There are some ways we could fix cancel culture. Like recently, Twitter has begun taking away the metrics so people can no longer see the number of retweets and likes. There is an argument that withdrawing cancel culture could rise to an additional cancel culture as part of a vicious cycle.
The Rise of Religious Extremism in Cancel Culture
The Netflix web-series Delhi Crime based on the 2012 Delhi Gang-rape bagged an International Emmy Award for the Best Drama. While some were celebrating this victory, a section was against the show and tweeted #BanNetflix for its inappropriate content.
Another outcry was based on the on-screen kiss between Hindu and Muslim characters in a temple’s backdrop in A Suitable Boy on Netflix. Many political leaders found this scene to have hurt religious sentiments, and Netflix faced legal and online consequences. J.K Rowling was under fire for allegedly making trans-phobic comments, and the internet cancelled her right away.
In India, cancel Culture is tied up with religious sentiments of political parties. Anything that distresses the Hindutva ideology faces the wrath, and the ruling party is backed with online trollers ready to cancel it.
The recent example of cancel culture can be seen in the Bollywood industry. Celebrities were accused of nepotism, and the internet did not stop the trolling. It is noteworthy that the country has faced a lot of controversies under cancel culture. The government has even initiated OTT platforms’ regulations as efforts for moral policing on such media are bolstered.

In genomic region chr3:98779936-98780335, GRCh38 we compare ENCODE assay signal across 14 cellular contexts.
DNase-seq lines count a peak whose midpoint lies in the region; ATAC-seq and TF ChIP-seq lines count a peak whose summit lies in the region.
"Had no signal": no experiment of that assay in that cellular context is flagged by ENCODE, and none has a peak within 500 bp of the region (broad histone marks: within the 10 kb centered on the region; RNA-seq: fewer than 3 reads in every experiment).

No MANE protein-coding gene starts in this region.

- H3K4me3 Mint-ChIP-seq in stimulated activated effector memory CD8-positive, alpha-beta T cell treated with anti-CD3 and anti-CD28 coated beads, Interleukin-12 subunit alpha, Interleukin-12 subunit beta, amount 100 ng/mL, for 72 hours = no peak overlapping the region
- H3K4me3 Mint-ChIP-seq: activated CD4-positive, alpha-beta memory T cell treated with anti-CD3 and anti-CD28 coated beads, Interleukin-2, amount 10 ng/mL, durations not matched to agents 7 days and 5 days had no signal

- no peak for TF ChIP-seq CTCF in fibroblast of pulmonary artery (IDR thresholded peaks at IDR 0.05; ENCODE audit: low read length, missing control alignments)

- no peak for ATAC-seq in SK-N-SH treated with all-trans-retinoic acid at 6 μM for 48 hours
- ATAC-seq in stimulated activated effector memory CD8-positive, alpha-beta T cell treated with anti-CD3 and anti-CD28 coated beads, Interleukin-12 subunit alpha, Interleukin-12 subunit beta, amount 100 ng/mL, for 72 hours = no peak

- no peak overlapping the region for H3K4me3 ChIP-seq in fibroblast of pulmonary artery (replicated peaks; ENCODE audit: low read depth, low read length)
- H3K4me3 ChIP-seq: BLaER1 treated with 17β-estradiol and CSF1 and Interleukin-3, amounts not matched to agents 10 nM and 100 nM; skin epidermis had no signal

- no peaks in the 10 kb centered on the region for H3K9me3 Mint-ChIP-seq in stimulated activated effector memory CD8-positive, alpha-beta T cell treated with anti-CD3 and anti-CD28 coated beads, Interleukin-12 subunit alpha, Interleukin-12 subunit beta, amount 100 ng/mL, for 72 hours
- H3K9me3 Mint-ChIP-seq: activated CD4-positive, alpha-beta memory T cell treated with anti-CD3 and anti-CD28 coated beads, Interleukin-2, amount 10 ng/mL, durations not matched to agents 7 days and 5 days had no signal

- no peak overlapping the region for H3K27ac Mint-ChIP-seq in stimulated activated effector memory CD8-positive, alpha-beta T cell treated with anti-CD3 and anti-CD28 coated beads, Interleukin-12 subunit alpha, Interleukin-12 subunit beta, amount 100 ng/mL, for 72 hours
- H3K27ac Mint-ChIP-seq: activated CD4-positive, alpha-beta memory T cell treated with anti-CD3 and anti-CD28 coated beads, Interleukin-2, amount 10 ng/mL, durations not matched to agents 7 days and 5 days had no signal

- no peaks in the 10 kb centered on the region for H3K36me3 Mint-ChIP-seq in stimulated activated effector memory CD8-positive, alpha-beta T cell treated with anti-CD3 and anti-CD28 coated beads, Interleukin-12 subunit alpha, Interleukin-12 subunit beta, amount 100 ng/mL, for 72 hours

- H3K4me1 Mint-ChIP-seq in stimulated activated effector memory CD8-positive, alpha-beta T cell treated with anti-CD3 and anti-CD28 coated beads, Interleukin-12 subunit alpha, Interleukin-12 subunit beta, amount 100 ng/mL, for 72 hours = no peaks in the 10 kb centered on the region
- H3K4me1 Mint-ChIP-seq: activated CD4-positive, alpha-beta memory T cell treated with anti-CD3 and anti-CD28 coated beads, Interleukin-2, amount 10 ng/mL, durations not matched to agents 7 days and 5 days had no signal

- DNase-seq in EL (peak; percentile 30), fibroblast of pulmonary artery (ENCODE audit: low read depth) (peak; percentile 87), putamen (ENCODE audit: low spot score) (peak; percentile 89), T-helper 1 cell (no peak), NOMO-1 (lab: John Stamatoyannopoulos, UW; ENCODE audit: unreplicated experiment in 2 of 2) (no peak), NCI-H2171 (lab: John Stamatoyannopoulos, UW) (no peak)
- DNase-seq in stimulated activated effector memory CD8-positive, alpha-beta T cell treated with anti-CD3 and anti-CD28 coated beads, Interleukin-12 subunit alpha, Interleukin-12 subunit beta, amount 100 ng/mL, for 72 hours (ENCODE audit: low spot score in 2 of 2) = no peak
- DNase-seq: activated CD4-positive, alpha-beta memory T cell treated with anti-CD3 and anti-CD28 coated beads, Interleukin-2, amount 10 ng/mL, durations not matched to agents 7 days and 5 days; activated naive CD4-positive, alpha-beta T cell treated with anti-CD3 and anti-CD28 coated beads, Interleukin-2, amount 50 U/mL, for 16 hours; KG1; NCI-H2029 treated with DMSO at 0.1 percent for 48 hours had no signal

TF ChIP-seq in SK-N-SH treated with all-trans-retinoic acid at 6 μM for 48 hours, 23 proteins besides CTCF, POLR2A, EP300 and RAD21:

Saving Grace of Cancel Culture
Cancel culture movement is found to be intolerant of opposing views as it shames and ostracises people publically. There are positives to this as well- during the #MeToo Movement, people condemned workplace sexual harassment, and it led to the cancellation of an evil trope. Some online movements led public opinion and policies to eradicate social issues like racism, sexual violence and homophobia.
Pandemic Awakened Cancel Culture
Cancel Culture is treated as a negative movement and toxic because people are always under scrutiny and called out for their smallest mistakes. Google trends data indicated that cancel culture was the most searched interest in July 2020. There were constant cancellations of celebrities in 2021 like Shane Dawson, Jeffree Star, Kanye West and many other YouTubers which fuelled more drama online.
Celebrities face backlash and get cancelled online for past tweets and actions when the internet researches on them. They are judged on their actions for their past, and it affects their career in the present.
During the COVID-19 pandemic, activism sparked with the Black Lives Matter movement and cancellations peaked. Many cancellations led to the firing and other career consequences. People think it is important to take accountability for their wrong-doings and problematic pasts through this practice.